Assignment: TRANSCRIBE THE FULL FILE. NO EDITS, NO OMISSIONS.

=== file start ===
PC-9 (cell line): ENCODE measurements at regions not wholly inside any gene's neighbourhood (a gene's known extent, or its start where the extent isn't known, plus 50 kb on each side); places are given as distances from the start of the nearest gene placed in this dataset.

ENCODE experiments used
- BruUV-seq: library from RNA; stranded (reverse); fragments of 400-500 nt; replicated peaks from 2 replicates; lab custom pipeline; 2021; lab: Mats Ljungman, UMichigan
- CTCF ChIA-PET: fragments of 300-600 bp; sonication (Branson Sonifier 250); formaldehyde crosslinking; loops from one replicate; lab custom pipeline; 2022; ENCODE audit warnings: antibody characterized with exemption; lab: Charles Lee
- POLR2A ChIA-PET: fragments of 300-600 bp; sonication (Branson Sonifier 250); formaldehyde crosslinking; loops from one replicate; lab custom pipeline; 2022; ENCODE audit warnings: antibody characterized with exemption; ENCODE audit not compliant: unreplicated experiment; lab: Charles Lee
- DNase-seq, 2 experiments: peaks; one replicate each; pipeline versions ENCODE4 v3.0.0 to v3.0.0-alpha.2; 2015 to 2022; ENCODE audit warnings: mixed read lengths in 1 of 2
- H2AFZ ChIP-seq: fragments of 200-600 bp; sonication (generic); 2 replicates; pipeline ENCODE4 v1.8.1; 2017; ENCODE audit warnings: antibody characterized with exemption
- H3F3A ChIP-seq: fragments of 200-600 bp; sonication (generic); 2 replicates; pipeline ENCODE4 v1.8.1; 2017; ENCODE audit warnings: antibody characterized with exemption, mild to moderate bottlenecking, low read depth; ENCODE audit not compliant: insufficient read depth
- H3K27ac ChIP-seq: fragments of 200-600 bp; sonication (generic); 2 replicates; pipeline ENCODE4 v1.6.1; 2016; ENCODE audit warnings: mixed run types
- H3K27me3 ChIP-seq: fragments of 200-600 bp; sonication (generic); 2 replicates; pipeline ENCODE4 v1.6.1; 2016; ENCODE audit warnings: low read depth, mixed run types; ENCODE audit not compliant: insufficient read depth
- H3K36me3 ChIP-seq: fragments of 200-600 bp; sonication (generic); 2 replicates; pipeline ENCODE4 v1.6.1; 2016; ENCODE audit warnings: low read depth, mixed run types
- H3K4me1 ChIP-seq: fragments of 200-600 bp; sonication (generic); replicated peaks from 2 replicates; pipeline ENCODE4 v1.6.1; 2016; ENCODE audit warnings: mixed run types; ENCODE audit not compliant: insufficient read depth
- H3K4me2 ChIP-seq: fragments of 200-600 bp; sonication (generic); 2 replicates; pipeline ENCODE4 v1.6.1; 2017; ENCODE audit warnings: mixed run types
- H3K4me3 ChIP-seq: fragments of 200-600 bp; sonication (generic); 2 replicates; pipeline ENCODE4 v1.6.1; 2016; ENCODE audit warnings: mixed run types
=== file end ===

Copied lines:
PC-9 (cell line): ENCODE measurements at regions not wholly inside any gene's neighbourhood (a gene's known extent, or its start where the extent isn't known, plus 50 kb on each side); places are given as distances from the start of the nearest gene placed in this dataset.

ENCODE experiments used
- BruUV-seq: library from RNA; stranded (reverse); fragments of 400-500 nt; replicated peaks from 2 replicates; lab custom pipeline; 2021; lab: Mats Ljungman, UMichigan
- CTCF ChIA-PET: fragments of 300-600 bp; sonication (Branson Sonifier 250); formaldehyde crosslinking; loops from one replicate; lab custom pipeline; 2022; ENCODE audit warnings: antibody characterized with exemption; lab: Charles Lee
- POLR2A ChIA-PET: fragments of 300-600 bp; sonication (Branson Sonifier 250); formaldehyde crosslinking; loops from one replicate; lab custom pipeline; 2022; ENCODE audit warnings: antibody characterized with exemption; ENCODE audit not compliant: unreplicated experiment; lab: Charles Lee
- DNase-seq, 2 experiments: peaks; one replicate each; pipeline versions ENCODE4 v3.0.0 to v3.0.0-alpha.2; 2015 to 2022; ENCODE audit warnings: mixed read lengths in 1 of 2
- H2AFZ ChIP-seq: fragments of 200-600 bp; sonication (generic); 2 replicates; pipeline ENCODE4 v1.8.1; 2017; ENCODE audit warnings: antibody characterized with exemption
- H3F3A ChIP-seq: fragments of 200-600 bp; sonication (generic); 2 replicates; pipeline ENCODE4 v1.8.1; 2017; ENCODE audit warnings: antibody characterized with exemption, mild to moderate bottlenecking, low read depth; ENCODE audit not compliant: insufficient read depth
- H3K27ac ChIP-seq: fragments of 200-600 bp; sonication (generic); 2 replicates; pipeline ENCODE4 v1.6.1; 2016; ENCODE audit warnings: mixed run types
- H3K27me3 ChIP-seq: fragments of 200-600 bp; sonication (generic); 2 replicates; pipeline ENCODE4 v1.6.1; 2016; ENCODE audit warnings: low read depth, mixed run types; ENCODE audit not compliant: insufficient read depth
- H3K36me3 ChIP-seq: fragments of 200-600 bp; sonication (generic); 2 replicates; pipeline ENCODE4 v1.6.1; 2016; ENCODE audit warnings: low read depth, mixed run types
- H3K4me1 ChIP-seq: fragments of 200-600 bp; sonication (generic); replicated peaks from 2 replicates; pipeline ENCODE4 v1.6.1; 2016; ENCODE audit warnings: mixed run types; ENCODE audit not compliant: insufficient read depth
- H3K4me2 ChIP-seq: fragments of 200-600 bp; sonication (generic); 2 replicates; pipeline ENCODE4 v1.6.1; 2017; ENCODE audit warnings: mixed run types
- H3K4me3 ChIP-seq: fragments of 200-600 bp; sonication (generic); 2 replicates; pipeline ENCODE4 v1.6.1; 2016; ENCODE audit warnings: mixed run types